Meeting Climate Change with Art: Hope

This marks the final part of my 3 part series on RAGE, Despair, and Hope. If there is an overarching take away within the series, it is that each emotion has its proper place.

Just as we need to remember Hope, we can not ignore the presence of Despair. Without an honest expression of Despair, Hope remains an empty platitude – vulnerable to collapse in moments of real darkness.

Writer and theologian, Frederick Buechner, articulates this tension between Hope and Despair as “Tragedy and Comedy” in his book Telling the Truth: The Gospel as Tragedy, Comedy, and Fairy Tale. Before Buechner gets to anything bright and hopeful, he uses page after page to make the tragedy of human experience undeniably clear.

The Gospel is bad news before it is good news.

Telling the Truth: The Gospel as Tragedy, Comedy, and Fairy Tale

Still, acknowledging the Despair does not diminish the importance of Hope. It is not “either-or”. Hope and Despair exist in tension.

If nothing is done to dramatically reduce carbon emissions, we will find ourselves on a path to mutually assured destruction. EVEN IF we act now, climate change will still provide a massive toll on all aspects of human life – with a disproportionate effect on the poor and marginalized.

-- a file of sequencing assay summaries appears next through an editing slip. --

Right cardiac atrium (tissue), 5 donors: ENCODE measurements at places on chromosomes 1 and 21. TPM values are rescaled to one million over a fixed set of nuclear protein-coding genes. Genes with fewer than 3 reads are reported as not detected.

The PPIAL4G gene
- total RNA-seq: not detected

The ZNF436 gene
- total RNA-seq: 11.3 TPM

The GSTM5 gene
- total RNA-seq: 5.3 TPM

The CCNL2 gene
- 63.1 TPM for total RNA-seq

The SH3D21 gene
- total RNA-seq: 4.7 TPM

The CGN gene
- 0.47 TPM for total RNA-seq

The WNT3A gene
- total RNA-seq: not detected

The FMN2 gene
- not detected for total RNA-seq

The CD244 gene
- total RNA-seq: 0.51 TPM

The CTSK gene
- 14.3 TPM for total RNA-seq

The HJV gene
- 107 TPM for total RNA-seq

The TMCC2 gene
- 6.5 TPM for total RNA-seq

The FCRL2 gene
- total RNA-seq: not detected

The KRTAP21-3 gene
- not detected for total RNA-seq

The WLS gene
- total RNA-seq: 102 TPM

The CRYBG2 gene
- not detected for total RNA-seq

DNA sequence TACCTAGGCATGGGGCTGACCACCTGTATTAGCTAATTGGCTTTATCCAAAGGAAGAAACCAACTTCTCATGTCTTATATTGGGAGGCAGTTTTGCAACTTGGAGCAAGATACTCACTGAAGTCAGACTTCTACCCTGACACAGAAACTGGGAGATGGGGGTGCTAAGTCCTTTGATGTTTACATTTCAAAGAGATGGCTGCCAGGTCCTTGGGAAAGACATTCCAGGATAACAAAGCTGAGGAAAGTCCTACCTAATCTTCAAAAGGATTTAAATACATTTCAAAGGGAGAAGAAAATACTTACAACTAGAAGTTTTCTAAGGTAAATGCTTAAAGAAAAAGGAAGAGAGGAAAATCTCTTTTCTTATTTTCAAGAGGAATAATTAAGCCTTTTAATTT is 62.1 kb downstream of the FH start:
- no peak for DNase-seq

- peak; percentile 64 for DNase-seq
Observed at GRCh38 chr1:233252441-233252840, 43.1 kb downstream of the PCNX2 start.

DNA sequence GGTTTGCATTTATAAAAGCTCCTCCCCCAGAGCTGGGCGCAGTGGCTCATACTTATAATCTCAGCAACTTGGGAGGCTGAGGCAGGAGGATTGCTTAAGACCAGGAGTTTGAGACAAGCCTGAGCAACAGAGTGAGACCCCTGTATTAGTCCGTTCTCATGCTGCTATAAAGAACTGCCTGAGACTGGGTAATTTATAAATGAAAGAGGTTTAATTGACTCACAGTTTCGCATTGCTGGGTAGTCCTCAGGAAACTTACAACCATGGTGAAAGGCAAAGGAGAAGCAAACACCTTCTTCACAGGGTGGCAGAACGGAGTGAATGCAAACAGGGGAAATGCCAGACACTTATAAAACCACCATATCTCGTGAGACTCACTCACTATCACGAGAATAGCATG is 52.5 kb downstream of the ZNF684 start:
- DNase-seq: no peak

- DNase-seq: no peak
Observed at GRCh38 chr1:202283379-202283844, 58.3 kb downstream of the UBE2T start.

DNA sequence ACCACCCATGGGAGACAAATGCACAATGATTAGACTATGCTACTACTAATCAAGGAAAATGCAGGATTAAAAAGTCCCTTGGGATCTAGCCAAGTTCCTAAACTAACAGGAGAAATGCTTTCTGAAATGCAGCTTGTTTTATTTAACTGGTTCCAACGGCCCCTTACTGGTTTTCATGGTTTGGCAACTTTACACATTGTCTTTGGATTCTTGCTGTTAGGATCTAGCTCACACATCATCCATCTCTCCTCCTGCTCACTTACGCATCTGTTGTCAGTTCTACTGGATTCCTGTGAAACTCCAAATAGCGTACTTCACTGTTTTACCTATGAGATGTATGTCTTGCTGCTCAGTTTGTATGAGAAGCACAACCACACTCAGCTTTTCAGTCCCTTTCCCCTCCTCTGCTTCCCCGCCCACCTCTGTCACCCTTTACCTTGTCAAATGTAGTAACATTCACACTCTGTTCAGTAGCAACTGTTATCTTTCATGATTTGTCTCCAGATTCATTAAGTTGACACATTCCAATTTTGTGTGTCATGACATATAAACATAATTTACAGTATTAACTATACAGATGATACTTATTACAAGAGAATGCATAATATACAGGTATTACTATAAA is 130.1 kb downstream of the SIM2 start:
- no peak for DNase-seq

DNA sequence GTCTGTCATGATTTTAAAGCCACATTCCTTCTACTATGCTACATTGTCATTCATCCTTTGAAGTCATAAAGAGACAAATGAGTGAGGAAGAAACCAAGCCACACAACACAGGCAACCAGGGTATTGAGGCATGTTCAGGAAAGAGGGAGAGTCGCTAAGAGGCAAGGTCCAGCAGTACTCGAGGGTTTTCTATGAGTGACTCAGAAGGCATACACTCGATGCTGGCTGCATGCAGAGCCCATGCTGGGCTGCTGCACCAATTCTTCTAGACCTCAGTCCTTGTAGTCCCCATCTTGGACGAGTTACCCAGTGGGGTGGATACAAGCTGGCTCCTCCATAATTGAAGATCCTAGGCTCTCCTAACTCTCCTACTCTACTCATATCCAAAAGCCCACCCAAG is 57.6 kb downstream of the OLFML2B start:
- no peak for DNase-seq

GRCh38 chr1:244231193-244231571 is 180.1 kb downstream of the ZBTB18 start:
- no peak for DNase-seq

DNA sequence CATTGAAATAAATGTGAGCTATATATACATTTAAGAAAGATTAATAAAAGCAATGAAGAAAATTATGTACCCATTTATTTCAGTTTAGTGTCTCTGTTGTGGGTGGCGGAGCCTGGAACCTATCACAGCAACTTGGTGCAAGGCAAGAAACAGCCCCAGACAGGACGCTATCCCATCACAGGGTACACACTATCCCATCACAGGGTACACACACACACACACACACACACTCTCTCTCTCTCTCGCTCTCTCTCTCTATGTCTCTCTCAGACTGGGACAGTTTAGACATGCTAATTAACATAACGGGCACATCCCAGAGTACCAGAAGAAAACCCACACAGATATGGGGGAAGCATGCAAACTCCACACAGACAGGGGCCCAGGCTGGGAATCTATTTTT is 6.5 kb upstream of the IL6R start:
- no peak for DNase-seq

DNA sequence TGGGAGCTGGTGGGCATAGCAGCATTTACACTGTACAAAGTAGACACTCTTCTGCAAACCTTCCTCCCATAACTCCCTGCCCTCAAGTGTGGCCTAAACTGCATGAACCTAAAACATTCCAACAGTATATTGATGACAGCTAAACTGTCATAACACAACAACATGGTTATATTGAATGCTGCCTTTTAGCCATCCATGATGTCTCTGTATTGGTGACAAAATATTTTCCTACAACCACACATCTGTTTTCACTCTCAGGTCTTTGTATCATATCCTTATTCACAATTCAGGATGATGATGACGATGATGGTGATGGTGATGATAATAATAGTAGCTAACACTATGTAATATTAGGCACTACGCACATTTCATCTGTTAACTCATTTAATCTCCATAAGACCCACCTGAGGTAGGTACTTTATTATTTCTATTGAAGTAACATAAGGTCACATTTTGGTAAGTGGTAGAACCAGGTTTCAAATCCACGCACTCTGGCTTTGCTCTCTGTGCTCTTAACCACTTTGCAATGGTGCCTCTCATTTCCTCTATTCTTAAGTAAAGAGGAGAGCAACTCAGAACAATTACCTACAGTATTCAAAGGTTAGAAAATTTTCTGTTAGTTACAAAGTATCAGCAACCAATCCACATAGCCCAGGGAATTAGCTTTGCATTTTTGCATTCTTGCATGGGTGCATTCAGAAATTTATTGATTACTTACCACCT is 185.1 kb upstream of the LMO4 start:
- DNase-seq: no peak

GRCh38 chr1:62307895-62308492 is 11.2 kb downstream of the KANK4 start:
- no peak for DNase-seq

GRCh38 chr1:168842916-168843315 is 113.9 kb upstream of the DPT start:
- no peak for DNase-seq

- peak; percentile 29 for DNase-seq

AND without minimizing any of that:

People everywhere are stepping up.

State and local governments in the US have stepped up to meet the challenge of Climate Change despite the ignorance of the Trump administration (C2ES, State Climate Policy Maps).

Specifically: 22 states and the District of Columbia have adopted specific greenhouse gas emission standards, 10 US states have implemented cap-and-trade carbon pricing policies, 29 states and the District of Columbia have renewable electricity portfolio standards, 15 states and the District of Columbia have higher appliance efficiency standards than federal requirements, California and Oregon have low-carbon fuel standards, and 27 states and the District of Columbia have either written plans for climate resilience or are considering it (C2ES, State Climate Policy Maps).

Bill Gates and Terra Power designed a clean and safe nuclear reactor fueled by depleted uranium, Iceland is operating a geothermal carbon capture plant, and Crop Trust is collecting wild-type relatives of common crops to breed climate-change-resistance into our food system (storing their seeds in Noah’s-Ark styled bunkers like Svalbard Global Seed Vault).

Side Note: Svalbard Global Seed Vault actually looks like something out of a James Bond movie… You should at least give it a google, but Crop Trust provides a VR compatible tour if you have some quarantine time to kill, or you can check out this youtube video.

I mean… just look at this picture.

I digress.

There are BIG reasons for hope.

But despite it all, Despair and Cynicism are often overwhelming. We’ve all had long nights when the push to Cynicism outweighs the Hope we might have had.

It is the responsibility of artists to help us see Hope where Hope is due. Time and time again we turn to artists for imagination and vision beyond the tragedies of the present moment.

Nothing evokes the Hope we need like art.

Art can challenge our imagination.

The UN Twisted Gun Sculpture:

Or, the classic anthem Imagine by John Lennon:

You may say I’m a dreamer

But I’m not the only one

Art can speak to resilience.